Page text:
British Columbia·Metro Matters

Northern B.C. communities on edge as they await decision on caribou protection plan

Forget about Tuesday's provincial budget: in northern B.C., the biggest source of political speculation is what a draft plan to protect the caribou population will look like.

A lack of information is causing worry — but so is the region's political culture

A sign on the Alaska Highway between Dawson Creek and Fort St. John illustrates how heavy industry and natural habitat for endangered species share overlapping areas. (Dillon Hodgin/CBC)

Forget about Tuesday's provincial budget: in northeastern B.C., the biggest source of political speculation surrounds a plan to protect the caribou population

For months, the provincial government has been developing its blueprint to create a secure long-term habitat for the approximately 200 caribou still in the south Peace River region.

It's set to be released by the end of February, and it's hard to find a local official who isn't worried that it could put significant restrictions on future use of the region, both for industry and recreation. 

"The frustration is there," said Tumbler Ridge Mayor Keith Bertrand. 

During last year's local elections, Bertrand lobbied for more consultation. But he says it's been the equivalent of slamming his head against a wall — and in a town where mining is the dominant industry, there's worry a decision might be imposed that affects peoples' way of life. 

"People in Tumbler Ridge recognize the fact that caribou are endangered and they're in trouble. And we really take ownership of our backcountry, so we really want to help in any way that we can," he said.

"The biggest problem is we just don't know what the plan is."

Approximately 200 caribou reside in the Central Mountain Caribou district, which spans most of the South Peace Regional District. (Getty Images)

Jobs and recreation 

There are a number of reasons why the province's Caribou Recovery Program has become such a contentious issue in the small and mid-sized communities that dot northeastern B.C. 

The first is economic: while tourism has gained in importance in recent decades, most communities are heavily dependent on mining, natural gas or forestry, and there's fear the caribou recovery plan could curtail future expansion.

"We rely on that kind of tax base ... so we need to make sure that the allowable cut is not hampered by the caribou," said Chetwynd Mayor Allen Courtoreille, who estimates about 20 per cent of his town's revenue comes from the two mills that service nearby forests. 

The second reason is cultural: unfettered access to the land for backcountry recreation is a big appeal for many, and that could also be changed by any protection plan.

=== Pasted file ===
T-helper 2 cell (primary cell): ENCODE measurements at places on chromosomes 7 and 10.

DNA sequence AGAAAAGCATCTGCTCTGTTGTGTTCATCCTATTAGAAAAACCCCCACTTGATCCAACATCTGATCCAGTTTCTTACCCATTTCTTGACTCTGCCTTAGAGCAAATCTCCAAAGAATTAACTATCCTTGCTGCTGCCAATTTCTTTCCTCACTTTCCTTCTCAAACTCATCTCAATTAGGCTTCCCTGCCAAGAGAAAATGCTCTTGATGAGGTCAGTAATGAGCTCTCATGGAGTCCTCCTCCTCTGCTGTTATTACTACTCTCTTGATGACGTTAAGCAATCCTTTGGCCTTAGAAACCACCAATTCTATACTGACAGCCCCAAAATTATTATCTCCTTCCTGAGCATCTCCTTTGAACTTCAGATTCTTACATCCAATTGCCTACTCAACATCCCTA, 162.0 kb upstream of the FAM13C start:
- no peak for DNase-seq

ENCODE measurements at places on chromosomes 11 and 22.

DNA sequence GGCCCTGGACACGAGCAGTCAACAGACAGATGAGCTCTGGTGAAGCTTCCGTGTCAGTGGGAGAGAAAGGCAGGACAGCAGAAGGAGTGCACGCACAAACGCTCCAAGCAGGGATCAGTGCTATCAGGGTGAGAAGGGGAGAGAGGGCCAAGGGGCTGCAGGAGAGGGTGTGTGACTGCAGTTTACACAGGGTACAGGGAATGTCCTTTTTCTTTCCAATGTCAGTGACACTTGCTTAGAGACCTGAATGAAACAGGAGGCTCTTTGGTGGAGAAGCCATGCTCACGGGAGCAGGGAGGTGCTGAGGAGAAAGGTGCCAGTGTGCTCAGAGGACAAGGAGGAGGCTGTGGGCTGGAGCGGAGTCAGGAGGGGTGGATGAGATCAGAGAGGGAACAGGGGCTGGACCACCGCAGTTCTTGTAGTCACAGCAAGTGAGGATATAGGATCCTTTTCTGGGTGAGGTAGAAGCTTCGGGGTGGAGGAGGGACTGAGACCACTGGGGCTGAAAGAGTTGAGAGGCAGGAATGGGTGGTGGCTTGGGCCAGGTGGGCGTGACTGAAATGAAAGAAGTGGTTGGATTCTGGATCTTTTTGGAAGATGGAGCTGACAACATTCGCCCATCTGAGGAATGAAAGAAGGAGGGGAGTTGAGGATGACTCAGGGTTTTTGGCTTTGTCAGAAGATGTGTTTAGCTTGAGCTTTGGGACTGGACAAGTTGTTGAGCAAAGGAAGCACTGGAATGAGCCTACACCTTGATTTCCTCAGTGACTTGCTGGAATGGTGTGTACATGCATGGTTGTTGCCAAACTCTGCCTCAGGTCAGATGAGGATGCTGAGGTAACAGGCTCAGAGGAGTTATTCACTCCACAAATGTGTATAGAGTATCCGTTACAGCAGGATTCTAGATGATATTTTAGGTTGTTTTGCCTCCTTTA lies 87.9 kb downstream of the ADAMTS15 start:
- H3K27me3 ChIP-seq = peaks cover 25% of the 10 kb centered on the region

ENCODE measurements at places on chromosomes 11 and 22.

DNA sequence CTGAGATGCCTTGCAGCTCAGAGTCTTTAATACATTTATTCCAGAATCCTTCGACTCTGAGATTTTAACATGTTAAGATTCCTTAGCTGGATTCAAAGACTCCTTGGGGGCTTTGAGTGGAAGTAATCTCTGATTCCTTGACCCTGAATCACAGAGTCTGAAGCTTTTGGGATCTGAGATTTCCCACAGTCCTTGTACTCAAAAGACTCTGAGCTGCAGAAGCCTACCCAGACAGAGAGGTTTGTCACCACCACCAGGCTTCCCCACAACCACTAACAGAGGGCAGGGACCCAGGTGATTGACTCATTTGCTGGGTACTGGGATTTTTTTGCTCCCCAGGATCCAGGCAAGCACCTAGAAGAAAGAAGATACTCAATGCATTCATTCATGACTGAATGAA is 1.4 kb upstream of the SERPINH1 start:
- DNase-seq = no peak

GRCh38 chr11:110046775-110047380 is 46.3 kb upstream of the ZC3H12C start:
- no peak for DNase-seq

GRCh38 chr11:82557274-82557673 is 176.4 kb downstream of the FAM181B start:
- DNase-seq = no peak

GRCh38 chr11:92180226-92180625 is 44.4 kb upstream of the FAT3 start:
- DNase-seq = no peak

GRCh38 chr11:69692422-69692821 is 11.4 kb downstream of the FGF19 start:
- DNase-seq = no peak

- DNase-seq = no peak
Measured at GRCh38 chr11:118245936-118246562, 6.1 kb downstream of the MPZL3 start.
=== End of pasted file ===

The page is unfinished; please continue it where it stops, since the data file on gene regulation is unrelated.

"That's why we live here: the mountains, hiking, camping, fishing, hunting. Those are the things that we do," said Kathleen Connolly, a member of the Concerned Citizens for Caribou Recovery group. 

A town sign reading 'Tumbler Ridge Visitor Centre' with a dinosaur above it.
B.C.'s last purpose-built town, Tumbler Ridge is mostly dependent on mining to sustain its economy. (Justin McElroy/CBC)

Public meetings cancelled   

But perhaps the biggest issue is one that bedevils plenty of governments: residents say the province hasn't shared details of what they want to do, so they have no idea what to expect.

"In the past there's been a commitment for open and transparent inclusive dialogue. It hasn't happened" said Dan Rose, vice chair of the Peace River Regional District. He worries the government has made up its mind and won't deviate from the draft plan. 

The province has cancelled several meetings planned to provide information to the public. At the same time, discussion continues to take place with multiple First Nations, primarily the Saulteau, as part of its commitment to implementing the United Nations Declaration on the Rights of Indigenous Peoples.

"Our smaller communities have a lot of First Nations that [have] been part of our communities for years, it's starting to create little cracks in that. And all of a sudden folks are starting to look at each other a little bit differently. And I think that's the sad part of it and the dangerous part of it," said Rose. 

Representatives for the Saulteau did not respond to multiple requests for comment, but Minister of Forests, Lands and Natural Resources Doug Donaldson said the government didn't want to communicate with the general public before it had concrete information to share. 

Chetwynd Mayor Allen Courtoreille worries a caribou protection plan might impede upon the town's two mills. (Dillon Hodgin/CBC)

"I understand there's a tension between engagement and then having something to engage on, and we didn't have the full amount of material that we wanted," he said, adding that there were "legitimate concerns around safety" at the cancelled meetings.

The draft plan will be presented to the public later this month, said Donaldson, who promised open consultation with all communities before any final decision is made.

It's possible that plan will satisfy all camps, and the worry over the past few months will be quickly forgotten.

Or it could turn into the next frontier of B.C.'s growing battles on land use and local consent.

Metro Matters: On The Road is exploring how new city governments throughout B.C. are approaching age-old issues (some political, some not) in their communities.


Justin McElroy


Justin is the Municipal Affairs Reporter for CBC Vancouver, covering local political stories throughout British Columbia.